Not that it’s always that straightforward. I went to the breakout group on economic development, which is one of DFID’S key priorities, and economic growth is a core part of that agenda: no country has significantly reduced poverty without sustained growth, said Adrian Stone, head of DFID’s Investment Climate team within their policy division. Many NGOs and foundations are, understandably, wary of the growth agenda: in the UK economic growth has gone hand in hand with growing inequality. Trickle-down is totally discredited. How do we know growth will be inclusive? DFID is not just interested in growth rates, Stone insisted, but in economic transformation, sustainable growth that includes the poorest. There is also disquiet about working with multinationals, the question of ‘who benefits?’ always there. NGOs are more comfortable working with SMEs, and talk about creating livelihoods rather than economic growth.

There are some concrete examples of successful partnerships between DFID and foundations but clearly room to develop more. In addition to the work in Kenya, DFID is working with Shell Foundation to spur the SME sector in Jordan. It is partnering with the Omidyar Network in establishing a new source of finance for innovation, with Omidyar bringing their investment expertise to help them understand how to work with entrepreneurs and assess investment opportunities. DIFD is also partnering with the Gatsby Trust in East Africa, taking a market systems approach in certain sectors, such as cotton and tea, where productivity gains have the potential to lift large numbers of poor farmers out of poverty.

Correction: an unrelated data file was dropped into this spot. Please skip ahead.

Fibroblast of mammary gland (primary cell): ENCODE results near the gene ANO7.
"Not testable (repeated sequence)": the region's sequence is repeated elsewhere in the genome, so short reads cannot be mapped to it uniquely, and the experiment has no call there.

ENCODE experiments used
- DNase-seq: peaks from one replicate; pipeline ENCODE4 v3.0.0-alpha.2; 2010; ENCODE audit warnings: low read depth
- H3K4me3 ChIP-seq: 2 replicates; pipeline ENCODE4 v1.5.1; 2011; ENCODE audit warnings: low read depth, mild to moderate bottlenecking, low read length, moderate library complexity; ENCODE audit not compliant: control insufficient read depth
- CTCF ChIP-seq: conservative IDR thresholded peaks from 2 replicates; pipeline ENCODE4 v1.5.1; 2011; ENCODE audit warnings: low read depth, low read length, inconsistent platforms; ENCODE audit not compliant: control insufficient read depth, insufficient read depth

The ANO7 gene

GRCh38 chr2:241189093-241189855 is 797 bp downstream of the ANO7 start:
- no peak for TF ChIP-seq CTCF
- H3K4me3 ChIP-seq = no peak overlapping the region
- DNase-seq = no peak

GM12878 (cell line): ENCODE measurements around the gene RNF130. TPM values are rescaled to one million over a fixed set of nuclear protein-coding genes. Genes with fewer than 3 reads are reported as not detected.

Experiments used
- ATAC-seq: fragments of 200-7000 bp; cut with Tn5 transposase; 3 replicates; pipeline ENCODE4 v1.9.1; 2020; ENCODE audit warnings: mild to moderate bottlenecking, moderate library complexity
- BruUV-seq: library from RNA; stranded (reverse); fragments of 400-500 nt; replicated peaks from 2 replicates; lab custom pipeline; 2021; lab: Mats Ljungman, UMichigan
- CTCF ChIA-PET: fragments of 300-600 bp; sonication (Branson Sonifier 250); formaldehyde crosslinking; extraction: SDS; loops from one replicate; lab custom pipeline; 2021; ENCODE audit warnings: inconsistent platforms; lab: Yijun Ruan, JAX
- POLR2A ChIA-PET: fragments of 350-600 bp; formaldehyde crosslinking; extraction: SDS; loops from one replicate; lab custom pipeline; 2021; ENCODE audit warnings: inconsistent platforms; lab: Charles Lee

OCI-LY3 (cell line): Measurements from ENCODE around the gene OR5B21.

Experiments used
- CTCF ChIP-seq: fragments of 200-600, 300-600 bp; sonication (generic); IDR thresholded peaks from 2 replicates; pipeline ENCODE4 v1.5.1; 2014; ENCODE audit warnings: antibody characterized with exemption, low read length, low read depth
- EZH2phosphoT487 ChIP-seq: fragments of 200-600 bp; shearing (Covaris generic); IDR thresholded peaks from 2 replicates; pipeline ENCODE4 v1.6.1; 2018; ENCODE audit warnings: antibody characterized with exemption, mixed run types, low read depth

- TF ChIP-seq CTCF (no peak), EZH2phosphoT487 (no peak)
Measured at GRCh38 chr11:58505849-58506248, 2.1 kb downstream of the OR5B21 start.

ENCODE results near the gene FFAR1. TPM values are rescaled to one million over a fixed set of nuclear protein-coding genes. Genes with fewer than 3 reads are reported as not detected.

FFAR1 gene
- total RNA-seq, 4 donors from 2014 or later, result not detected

Stone stressed more general areas for cooperation: the need to build the evidence base around impact – to ensure that when things get better for business they also get better for the poor – and to share knowledge of what works and what doesn’t. Corporate foundations can also play a valuable role in making the case publicly for a greater focus on economic development and greater engagement with the business community – in an environment where many campaigning NGOs are highly critical of corporates.

One thing that became clear from our breakout group was that foundations working in the same area are often not aware of what each other are doing. This lack of transparency means there is no way of knowing what’s working and what’s not. As Shell Foundation’s Richard Gomes put it, foundations have ready access to risk tolerant capital to spur innovation and DFID could play a great role in scaling this up – but how does anyone know what the most effective solutions are?

So what was the overall assessment of the event? Most thought that it had been a good ‘getting to know you’ event, appreciated by DFID and the foundations. Any future event should move beyond sharing information and be more practical, said Richard Graham of Comic Relief. There is a huge need for leverage, for co-funding, he said. Could there be some structured mechanism by which foundations can look for other funders, or do they just need to go out and look in each case? Could foundations be categorized according to their interests, to help DIFID?

So should the next meeting be more targeted and focused? While a very open meeting has advantages – some people commented that they appreciated the opportunity to meet with a wide range of actors – there is a limit to how many open meetings there can be. In any case, the meeting was a helpful stocktake for DFID to assess how and when to work with foundations, and there did seem to be an appetite for further meetings, especially if held under the hospitable auspices of the Baring Foundation.

If you are a foundation and would like to contact DFID please email Foundations@DFID.gov.uk

Caroline Hartnell, is editor of Alliance magazine.

Tagged in: DFID Shell foundation